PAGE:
Adaptive Analytics: Improving the Odds
Concurrent Session 2
We present cooperative research about how adaptive analytics combined with two variable domains improves the odds of student success in college algebra. We will show that demographic predictors such as grade point average can be used as mediators for metrics that respond well to instruction.
Adaptive platforms facilitate the design of courses and programs that personalize the student learning experience by customizing content while continually assessing learning outcomes. Requisite learning time for students varies, impacted by variables such as students who face challenges with mathematics readiness or students expressing ambivalence for the subject matter. However, the structure of an adaptive course equips students with unique, real-time, adjusted learning paths underpinned by continuous assessment that can accelerate their learning or extend their learning space beyond traditional boundaries such as semesters, depending on their achievement levels.
This presentation will describe a longitudinal, cross-institutional, adaptive learning evaluation between the research unit of the platform provider (Realizeit), the Research Initiative for Teaching Effectiveness at the University of Central Florida, and Colorado Technical University. Our 5-year continuing collaboration has taken place with the understanding that the three organizations must stay the course to achieve valid and meaningful information.
After a contextualization of adaptive learning at our respective campuses and how we have accomplished collaborative research, we will discuss the methods and results from our ongoing analyses of the impact of educational analytics arguing that individual student prediction is not a tractable approach. We contend that integrating student information system data with real-time class data provided by Realizeit effectively improves the odds of success for like student cohorts. We will present data about:
1. Assessing the granularity of adaptive courses,
2. Prototype analysis of student learning path behaviors,
3. Student success based on the institutional contexts,
4. The possibility of real-time adaptive predictive analytics,
5. Simulating student behavior based on learning analytics, and
6. Implications of adaptive learning for helping underserved student populations.
Preliminary analyses indicates that adaptive learning has the potential to help alter students’ learning pathways to maximize their chances of success. Used effectively, this innovation can positively impact teaching and learning in higher education.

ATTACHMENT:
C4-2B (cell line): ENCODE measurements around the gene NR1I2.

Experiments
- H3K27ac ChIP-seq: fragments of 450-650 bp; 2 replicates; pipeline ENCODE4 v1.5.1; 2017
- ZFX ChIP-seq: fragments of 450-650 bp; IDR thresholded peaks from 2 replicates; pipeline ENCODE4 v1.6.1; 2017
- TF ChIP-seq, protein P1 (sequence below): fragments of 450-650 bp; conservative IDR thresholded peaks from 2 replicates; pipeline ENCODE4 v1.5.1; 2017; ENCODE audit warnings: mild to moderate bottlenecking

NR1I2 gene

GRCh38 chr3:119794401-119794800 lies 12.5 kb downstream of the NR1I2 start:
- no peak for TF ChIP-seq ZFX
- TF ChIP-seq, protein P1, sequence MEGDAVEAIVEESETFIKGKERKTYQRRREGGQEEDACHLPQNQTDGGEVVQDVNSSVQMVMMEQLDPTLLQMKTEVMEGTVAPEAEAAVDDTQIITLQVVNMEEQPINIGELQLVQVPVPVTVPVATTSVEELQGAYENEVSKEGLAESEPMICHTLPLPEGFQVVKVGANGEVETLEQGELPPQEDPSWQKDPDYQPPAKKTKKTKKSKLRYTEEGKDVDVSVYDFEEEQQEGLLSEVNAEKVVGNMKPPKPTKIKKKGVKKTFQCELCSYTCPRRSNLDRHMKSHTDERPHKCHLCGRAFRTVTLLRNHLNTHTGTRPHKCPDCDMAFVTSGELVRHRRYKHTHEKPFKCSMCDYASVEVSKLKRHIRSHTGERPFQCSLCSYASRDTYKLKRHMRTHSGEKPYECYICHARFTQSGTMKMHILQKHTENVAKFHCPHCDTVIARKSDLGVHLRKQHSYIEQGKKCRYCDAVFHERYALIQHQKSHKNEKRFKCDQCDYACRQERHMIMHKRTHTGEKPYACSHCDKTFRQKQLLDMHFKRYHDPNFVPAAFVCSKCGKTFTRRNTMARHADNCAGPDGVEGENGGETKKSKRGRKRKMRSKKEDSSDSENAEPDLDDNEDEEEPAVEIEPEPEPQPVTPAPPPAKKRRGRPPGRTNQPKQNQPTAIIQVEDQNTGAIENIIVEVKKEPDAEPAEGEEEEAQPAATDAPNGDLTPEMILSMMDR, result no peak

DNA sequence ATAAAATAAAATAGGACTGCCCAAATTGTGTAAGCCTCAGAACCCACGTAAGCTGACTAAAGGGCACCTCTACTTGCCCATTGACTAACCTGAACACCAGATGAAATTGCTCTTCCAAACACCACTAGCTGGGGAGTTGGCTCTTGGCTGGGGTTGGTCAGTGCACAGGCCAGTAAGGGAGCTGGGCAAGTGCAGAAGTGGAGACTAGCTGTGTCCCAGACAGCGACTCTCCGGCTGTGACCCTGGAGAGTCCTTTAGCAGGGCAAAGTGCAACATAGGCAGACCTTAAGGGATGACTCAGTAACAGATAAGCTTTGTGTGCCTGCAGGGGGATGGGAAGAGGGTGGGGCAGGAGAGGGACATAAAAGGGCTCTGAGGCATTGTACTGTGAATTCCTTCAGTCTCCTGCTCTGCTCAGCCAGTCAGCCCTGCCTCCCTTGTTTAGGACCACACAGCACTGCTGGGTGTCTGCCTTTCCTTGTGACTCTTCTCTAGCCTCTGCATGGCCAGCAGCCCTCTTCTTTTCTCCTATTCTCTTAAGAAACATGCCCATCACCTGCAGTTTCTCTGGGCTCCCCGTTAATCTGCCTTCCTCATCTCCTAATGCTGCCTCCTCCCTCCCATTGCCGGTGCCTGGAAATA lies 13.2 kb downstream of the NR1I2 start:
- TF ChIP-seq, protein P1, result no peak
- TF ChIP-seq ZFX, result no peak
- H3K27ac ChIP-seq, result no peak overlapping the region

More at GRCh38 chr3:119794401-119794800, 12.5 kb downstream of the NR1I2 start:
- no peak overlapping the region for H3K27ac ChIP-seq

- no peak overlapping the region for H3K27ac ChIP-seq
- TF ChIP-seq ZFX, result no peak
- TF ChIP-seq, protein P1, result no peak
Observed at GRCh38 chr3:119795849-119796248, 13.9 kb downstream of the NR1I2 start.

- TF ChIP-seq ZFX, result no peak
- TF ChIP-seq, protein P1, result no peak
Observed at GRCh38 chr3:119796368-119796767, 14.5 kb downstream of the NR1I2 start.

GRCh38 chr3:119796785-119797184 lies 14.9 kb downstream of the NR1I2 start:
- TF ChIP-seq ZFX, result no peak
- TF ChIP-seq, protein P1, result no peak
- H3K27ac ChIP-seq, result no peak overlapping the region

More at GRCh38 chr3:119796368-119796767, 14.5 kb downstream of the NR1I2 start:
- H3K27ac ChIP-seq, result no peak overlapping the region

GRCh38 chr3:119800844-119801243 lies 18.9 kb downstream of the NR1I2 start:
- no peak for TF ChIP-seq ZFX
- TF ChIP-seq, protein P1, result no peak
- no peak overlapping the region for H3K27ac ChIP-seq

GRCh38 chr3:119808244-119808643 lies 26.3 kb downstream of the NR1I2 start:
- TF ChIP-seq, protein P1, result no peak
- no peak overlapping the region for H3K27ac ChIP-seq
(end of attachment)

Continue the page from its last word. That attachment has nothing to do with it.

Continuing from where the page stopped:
The work in this presentation relates the concept of intersectionality that emerged in the late 20th century addressing educational and financial inequity citing the impossibility of decoupling concepts such and poverty and racism and that their interaction is more impactful that either concept considered separately. This line of thinking is rooted in several other disciplines--for instance, in Douglas Engelbart’s theory of integrated domains, interaction effect in statistical models, the emergent property of complex systems, entanglement in quantum physics, and in learning the intersection of cognitive, behaviors and affective characteristics of students. Understanding these principles and the basis of adaptive learning analytics can help us understand that one-to-one student prediction of risk or success must be based on the intersection of many components and that clearly the most effective approach is one that levels the playing field by increasing the odds of success. Nothing in higher education appears to operate independently because higher education is a complex system. Consider Taleb’s perspective: “The main idea behind complex systems is that the ensemble behaves in ways not predicted by its components. The interactions matter more than the nature of the units. Studying individual ants will almost never give us a clear indication of how the ant colony operates. For that, one needs to understand an ant colony as an ant colony, no less, no more, not a collection of ants. This is called an “emergent” property of the whole, but the parts and whole are different because what matters are the interactions between such parts. “